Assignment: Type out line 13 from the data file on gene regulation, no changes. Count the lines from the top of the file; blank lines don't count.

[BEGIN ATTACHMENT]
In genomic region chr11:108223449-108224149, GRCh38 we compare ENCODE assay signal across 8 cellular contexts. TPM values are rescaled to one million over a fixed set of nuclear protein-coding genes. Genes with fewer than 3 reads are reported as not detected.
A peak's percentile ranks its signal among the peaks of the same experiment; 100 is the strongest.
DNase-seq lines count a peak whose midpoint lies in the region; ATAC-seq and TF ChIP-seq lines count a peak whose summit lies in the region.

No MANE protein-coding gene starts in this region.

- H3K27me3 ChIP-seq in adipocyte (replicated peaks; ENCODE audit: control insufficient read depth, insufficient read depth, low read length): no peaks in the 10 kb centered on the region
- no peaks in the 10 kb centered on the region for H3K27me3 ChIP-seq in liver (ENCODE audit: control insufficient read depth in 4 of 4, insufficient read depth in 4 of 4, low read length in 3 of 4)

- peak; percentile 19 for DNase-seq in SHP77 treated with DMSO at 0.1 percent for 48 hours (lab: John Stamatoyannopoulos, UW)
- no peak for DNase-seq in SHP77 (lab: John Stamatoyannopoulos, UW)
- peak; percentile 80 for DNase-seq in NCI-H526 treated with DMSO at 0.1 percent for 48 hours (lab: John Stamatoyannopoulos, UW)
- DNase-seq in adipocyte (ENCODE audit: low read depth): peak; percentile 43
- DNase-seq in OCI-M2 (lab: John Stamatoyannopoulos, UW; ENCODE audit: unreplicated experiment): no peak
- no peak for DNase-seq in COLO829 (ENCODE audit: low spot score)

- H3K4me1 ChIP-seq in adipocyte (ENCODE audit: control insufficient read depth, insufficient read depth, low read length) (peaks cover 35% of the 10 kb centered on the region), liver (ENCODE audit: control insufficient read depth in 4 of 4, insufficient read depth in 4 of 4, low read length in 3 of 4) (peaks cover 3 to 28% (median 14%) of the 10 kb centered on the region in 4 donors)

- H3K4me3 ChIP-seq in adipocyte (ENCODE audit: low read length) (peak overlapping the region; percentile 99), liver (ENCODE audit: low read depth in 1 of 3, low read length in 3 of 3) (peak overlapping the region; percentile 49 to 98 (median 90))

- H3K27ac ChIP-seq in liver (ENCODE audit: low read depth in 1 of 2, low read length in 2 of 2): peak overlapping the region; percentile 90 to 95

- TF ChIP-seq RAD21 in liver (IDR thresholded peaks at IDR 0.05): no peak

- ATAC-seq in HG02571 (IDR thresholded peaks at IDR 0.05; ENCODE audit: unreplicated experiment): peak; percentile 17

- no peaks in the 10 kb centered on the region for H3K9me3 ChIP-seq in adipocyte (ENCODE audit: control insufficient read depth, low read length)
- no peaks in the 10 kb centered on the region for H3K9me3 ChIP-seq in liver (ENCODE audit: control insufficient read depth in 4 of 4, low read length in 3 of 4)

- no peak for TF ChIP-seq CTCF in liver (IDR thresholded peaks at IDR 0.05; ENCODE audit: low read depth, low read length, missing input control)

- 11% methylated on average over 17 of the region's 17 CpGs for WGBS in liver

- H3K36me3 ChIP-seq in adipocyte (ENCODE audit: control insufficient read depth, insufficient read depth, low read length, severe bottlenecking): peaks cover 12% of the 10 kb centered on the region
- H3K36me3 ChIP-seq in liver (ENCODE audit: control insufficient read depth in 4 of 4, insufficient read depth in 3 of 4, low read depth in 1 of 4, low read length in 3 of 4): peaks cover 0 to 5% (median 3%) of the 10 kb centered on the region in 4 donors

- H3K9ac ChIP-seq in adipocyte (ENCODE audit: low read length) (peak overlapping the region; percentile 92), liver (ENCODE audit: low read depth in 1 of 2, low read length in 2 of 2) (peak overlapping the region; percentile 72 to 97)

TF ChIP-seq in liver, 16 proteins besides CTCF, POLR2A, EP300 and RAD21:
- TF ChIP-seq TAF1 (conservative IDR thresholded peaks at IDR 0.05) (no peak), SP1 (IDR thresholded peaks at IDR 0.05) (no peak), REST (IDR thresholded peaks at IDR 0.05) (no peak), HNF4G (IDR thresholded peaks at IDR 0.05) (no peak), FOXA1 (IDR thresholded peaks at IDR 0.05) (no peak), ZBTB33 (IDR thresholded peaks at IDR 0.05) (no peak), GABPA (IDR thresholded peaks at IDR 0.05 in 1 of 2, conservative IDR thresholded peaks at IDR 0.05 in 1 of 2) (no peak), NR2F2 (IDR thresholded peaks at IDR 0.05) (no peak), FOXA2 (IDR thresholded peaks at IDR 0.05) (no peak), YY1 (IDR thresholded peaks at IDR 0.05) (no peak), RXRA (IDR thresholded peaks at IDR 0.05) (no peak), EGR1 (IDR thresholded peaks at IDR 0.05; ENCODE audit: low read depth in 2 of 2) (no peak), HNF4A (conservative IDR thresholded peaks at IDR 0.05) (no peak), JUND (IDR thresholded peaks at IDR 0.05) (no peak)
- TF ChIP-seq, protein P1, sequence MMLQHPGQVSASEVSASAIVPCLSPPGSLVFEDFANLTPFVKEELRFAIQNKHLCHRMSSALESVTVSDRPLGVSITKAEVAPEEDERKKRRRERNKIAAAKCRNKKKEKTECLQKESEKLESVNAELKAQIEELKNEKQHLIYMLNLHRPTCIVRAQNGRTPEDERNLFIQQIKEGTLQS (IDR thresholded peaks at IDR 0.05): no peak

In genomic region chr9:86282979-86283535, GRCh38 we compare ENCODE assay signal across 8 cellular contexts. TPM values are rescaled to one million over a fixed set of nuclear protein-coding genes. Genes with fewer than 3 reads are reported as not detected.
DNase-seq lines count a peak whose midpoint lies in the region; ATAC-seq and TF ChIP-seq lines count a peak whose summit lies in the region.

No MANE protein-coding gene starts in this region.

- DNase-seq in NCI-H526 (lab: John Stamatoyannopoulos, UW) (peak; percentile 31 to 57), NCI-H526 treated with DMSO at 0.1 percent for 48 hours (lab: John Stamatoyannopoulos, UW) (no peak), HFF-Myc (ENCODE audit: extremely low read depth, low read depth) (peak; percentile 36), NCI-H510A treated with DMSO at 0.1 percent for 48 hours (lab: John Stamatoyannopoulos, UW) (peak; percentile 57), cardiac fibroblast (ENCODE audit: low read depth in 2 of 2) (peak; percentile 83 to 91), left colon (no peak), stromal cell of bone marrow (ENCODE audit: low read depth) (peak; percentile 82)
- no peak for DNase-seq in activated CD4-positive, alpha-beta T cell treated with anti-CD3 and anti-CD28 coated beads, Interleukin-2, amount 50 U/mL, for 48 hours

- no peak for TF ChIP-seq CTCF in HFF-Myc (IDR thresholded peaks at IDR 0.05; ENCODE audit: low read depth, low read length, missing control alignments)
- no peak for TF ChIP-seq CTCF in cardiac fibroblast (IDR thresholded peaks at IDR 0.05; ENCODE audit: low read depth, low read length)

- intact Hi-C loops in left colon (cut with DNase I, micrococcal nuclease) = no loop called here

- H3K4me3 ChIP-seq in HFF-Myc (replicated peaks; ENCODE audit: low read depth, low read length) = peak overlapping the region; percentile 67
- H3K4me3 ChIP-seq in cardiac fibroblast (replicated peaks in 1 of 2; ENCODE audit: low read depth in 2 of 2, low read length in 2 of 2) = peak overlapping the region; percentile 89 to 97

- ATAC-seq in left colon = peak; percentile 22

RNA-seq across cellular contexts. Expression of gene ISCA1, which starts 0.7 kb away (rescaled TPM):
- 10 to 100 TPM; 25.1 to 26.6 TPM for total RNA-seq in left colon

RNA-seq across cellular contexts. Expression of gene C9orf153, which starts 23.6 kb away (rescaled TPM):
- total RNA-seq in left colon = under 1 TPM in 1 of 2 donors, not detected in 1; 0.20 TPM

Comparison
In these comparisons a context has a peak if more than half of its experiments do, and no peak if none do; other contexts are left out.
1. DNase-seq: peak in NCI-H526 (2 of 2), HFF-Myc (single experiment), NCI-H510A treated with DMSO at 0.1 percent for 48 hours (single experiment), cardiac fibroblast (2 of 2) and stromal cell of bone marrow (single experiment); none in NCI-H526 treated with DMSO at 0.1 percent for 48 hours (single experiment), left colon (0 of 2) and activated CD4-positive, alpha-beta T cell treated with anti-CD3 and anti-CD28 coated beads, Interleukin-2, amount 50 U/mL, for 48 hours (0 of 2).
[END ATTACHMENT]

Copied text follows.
- H3K4me1 ChIP-seq in adipocyte (ENCODE audit: control insufficient read depth, insufficient read depth, low read length) (peaks cover 35% of the 10 kb centered on the region), liver (ENCODE audit: control insufficient read depth in 4 of 4, insufficient read depth in 4 of 4, low read length in 3 of 4) (peaks cover 3 to 28% (median 14%) of the 10 kb centered on the region in 4 donors)